Seeing one of the wonders of the world
31.03.2012 - 02.04.2012
We took a morning train from Delhi to Agra to see the famous Taj Mahal, one of the seven wonders of the world. We took the “Sleeper “ class train car, which is the second lowest class, since that was all that was available on such short notice. It was quite the experience crammed with people seemingly playing musical chairs and bare feet dangling everywhere from the 3 levels of bunks. Thankfully the ride was only 3 hours.
We were hoping that Agra being a smaller city would be cleaner but we were pretty quickly disappointed on that front. It was just as noisy, smelly and polluted as Delhi. The hotel we booked, Taj Plaza Hotel, was incredibly cheap and had a great location with a rooftop terrace where you could view the Taj Mahal and get food and drinks served. After the now usual tussle with the bag boys over which bag they should take we checked out our room. It was all quite decent except for the washroom. Here is a picture of what the shower head looked like:
The water obviously smelled mouldy so I took my shower with my lips tightly sealed and curled inwards so that no water would have a chance to get into my mouth. Ahhh India. It’s amazing how little work was needed to make this an absolutely great place to stay. A little bit of mould cleaner, a mop, maybe some Windex, 1 hour of good scrubbing and they could easily charge double. Then again what do you expect with an all men crew running the place? Here is a picture of the view from the terrace:
As we ventured out into Agra we realized that the touts and rickshaw drivers here are an entirely new level of annoying. It is after all the most touristy spot in India and those guys are absolutely relentless way past the point of harassment. Saying “No thank you” doesn’t work, explaining why you don’t want their service CERTAINLY doesn’t work, and even completely ignoring them doesn’t work. The best thing is to avoid any eye contact with rickshaw drivers all together and then pretend you don’t hear them, but even then there were a few that followed us for a good 2-3 minutes yelling “Sir, yes, please…. Yes, please, sir… rickshaw ride?” as if I was deaf or something.
However, the Taj Mahal itself is stunning. It’s really hard to describe in words or even appreciate its grandeur in pictures. It’s just one of those places you have to visit yourself.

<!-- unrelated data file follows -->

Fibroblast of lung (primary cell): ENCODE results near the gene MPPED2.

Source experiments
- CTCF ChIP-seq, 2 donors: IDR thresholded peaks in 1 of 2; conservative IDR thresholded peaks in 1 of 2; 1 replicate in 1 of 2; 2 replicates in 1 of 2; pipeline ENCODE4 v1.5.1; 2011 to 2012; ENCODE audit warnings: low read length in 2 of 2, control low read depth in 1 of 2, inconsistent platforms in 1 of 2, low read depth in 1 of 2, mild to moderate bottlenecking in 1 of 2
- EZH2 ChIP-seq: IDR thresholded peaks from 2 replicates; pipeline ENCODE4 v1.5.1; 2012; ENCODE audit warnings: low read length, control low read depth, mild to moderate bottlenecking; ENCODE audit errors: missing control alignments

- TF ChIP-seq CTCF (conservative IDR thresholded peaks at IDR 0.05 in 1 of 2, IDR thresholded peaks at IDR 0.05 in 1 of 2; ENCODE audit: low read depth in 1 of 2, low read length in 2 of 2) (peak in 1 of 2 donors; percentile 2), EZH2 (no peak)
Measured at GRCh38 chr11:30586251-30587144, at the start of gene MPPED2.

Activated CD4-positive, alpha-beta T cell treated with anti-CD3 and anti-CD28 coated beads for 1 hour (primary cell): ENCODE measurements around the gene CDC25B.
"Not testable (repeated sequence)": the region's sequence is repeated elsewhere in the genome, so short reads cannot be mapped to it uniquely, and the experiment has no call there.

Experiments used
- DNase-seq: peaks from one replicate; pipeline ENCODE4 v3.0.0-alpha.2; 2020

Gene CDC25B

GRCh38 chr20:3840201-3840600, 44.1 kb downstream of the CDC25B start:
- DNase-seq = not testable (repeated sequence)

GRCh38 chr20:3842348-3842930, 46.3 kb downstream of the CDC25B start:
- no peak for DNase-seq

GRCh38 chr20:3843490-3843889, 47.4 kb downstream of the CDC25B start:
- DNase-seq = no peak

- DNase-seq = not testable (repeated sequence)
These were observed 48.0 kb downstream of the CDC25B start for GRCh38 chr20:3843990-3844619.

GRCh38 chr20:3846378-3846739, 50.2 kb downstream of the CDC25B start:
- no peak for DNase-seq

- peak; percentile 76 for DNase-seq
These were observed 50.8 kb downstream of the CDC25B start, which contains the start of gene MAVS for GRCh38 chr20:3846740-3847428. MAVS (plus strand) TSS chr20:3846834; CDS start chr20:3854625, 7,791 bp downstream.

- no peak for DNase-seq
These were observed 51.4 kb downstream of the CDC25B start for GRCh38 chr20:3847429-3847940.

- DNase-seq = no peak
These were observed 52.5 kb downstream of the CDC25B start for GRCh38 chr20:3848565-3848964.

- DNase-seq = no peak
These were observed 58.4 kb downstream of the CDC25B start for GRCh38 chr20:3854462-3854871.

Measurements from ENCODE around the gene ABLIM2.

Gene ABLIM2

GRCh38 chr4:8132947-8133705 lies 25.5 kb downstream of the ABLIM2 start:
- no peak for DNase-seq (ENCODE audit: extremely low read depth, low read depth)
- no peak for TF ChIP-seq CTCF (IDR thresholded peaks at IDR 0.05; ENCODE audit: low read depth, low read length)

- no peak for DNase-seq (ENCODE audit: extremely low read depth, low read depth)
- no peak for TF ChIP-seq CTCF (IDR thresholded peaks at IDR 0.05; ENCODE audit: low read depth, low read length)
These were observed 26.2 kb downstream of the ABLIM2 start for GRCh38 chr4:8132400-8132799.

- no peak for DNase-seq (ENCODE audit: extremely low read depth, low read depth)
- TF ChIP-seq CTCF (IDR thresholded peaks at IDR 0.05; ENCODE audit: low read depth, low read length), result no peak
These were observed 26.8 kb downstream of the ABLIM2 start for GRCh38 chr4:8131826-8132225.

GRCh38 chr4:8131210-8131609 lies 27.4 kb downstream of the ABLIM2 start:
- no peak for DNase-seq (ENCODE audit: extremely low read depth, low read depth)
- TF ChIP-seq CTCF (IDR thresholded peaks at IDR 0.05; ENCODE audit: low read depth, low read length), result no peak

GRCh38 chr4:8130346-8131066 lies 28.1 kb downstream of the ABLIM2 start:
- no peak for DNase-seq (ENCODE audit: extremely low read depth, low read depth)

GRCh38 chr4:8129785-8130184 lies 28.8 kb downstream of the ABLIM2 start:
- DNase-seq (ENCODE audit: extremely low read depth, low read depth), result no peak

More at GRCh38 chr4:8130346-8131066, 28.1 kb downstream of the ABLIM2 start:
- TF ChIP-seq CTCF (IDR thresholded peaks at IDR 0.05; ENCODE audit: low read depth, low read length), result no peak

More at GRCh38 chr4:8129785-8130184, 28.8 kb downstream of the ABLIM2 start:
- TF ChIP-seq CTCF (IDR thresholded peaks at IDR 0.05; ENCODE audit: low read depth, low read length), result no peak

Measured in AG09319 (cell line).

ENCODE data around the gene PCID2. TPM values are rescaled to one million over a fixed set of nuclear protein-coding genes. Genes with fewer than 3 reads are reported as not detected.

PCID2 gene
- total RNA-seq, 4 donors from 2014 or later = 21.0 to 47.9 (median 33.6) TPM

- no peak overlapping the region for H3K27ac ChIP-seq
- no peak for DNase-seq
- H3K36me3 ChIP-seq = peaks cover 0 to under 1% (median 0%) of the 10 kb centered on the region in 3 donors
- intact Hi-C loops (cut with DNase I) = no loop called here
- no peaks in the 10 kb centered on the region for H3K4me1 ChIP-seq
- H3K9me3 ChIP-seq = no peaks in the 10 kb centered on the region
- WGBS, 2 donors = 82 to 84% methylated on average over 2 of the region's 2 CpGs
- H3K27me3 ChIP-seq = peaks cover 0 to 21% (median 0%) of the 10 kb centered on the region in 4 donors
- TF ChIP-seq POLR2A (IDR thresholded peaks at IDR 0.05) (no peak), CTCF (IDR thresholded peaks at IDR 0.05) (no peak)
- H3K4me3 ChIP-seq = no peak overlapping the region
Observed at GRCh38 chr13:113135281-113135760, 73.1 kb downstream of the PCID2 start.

There were tons of monkeys around on the Taj Mahal grounds including this cute mom/baby combo
Check out the monkey troupe running across the Taj Mahal lawn in the above photo!
The area around the Taj Mahal called the “Taj Ganj” was once home to all the workers building the Taj Mahal and it’s a wonderful place to walk around. The rickshaw drivers are less frequent here and much less insistent and you get to mingle with the local people. Walking from the Hotel area to Taj Ganj feels like time travelling to a distant past. You’re suddenly whisked away to a world of extremely narrow windy streets, filled with vendors selling fruit on the sides of the street, people going about their business, cows, goats and motorcycles. You’ve just unknowingly entered an Indiana Jones movie set except everything you see is completely unscripted.
The regular folks in this area are so wonderful and friendly despite the fact that they live in such poverty that it’s both heart warming and heart breaking at the same time. The Taj is a world renowned tourist attraction and entry is actually quite expensive even by western standards but its clear none of that money goes to the local community. We chatted with some of the local children and then somehow got into the middle of a festival. We are still not sure what they were celebrating but they told us it’s “Happy!” and it sure was! They had a procession going with a bunch of drums and a whole slew of people throwing colored powder at each other and everyone around them. We were quickly initiated into the fun. Here is a picture of Kristine:
The next day we decided to make it out into the Agra Fort. It was the seat of power for the Mughal emperors for generations and the sheer size and grandeur of it shows it. The setting of the peackock throne with the backdrop being the river and the Taj Mahal must have been an extremely impressive sight to any visitors or dignitaries the emperor would receive. The throne bearing the largest diamond in the world used to sit on the black marble platform shown in pictures below before being stolen in one of the many raids after the Mughal Empire fell:
The other very interesting part of the Fort is the accommodations provided to Shah Jahan (the emperor who built the Taj Mahal) by his son Aurangzeb when he imprisoned his father. Aurangzeb disagreed with Shah Jahan on how to run the country so he imprisoned him in the fort and took over as Emperor. However, he did provide his father with some swanky rooms and a window with a perfect view of Shah Jahan’s most beloved building, the Taj. Shah Jahan would spend the rest of his days in this house arrest prison.
It’s interesting to note the source of the father/son disagreement. Shah Jahan and his ancestors, all Mughal Muslims, achieved control of much of northern India by being liberal and tolerant towards all the religions and cultures in the region. They even took non-Muslim wives and built temples for other religions with the empires money. However Aurangzeb wanted to take the country in a religiously extreme direction by forcing people to accept Islam. The results of this were disastrous, with many former allies inside India turning their backs on the emperor, and within a generation the empire was on its way to falling apart. Perhaps a good lesson in history for any current empires that seem to be forgetting they were built on multi-culturalism and tolerance and not religious orthodoxy.